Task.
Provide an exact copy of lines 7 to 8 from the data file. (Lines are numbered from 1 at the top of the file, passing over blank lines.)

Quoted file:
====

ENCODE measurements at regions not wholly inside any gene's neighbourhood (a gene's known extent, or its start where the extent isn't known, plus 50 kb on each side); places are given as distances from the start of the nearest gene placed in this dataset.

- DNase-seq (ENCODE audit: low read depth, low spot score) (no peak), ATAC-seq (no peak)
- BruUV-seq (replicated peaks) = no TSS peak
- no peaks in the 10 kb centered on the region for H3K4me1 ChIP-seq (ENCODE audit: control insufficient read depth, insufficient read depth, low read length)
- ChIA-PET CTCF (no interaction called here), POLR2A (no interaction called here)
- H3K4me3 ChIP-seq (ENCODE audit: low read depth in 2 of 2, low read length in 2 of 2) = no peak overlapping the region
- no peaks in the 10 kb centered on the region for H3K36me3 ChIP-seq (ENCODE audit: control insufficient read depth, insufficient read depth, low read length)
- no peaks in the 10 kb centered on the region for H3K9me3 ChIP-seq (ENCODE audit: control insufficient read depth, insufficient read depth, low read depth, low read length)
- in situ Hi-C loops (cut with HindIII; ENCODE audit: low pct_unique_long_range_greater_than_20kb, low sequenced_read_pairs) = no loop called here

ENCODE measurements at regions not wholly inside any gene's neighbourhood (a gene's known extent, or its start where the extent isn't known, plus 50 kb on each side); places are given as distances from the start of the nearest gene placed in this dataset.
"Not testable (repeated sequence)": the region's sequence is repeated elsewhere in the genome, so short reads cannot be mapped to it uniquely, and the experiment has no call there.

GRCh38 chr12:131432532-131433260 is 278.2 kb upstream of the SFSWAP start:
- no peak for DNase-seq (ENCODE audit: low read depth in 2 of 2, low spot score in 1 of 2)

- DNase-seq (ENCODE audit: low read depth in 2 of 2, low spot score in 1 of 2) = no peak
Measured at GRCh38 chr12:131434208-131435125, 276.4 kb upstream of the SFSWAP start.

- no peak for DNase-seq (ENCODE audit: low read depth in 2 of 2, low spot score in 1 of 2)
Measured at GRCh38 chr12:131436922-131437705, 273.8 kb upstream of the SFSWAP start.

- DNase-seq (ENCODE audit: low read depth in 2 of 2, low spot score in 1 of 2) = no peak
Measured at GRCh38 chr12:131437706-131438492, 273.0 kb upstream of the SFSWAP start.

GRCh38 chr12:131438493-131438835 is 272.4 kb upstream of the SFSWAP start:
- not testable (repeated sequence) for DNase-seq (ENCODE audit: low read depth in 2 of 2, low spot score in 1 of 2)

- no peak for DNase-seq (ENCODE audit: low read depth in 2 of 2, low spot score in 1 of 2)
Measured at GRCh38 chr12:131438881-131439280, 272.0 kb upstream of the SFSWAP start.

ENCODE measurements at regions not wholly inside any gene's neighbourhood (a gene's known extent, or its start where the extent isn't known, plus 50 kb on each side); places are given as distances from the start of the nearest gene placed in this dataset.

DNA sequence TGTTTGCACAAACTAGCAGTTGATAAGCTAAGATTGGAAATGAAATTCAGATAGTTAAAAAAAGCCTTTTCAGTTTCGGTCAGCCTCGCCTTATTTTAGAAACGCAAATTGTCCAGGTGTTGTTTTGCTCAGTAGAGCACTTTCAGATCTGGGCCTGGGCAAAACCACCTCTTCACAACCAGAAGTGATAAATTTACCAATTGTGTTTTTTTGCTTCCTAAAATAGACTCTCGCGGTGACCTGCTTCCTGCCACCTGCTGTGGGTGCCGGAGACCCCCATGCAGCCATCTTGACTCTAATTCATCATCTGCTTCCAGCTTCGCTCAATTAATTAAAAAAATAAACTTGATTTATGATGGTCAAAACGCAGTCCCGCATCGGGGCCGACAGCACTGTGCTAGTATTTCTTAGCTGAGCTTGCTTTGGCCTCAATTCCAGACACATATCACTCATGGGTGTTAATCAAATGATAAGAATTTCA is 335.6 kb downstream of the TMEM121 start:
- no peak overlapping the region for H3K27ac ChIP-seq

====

- no peaks in the 10 kb centered on the region for H3K36me3 ChIP-seq (ENCODE audit: control insufficient read depth, insufficient read depth, low read length)
- no peaks in the 10 kb centered on the region for H3K9me3 ChIP-seq (ENCODE audit: control insufficient read depth, insufficient read depth, low read depth, low read length)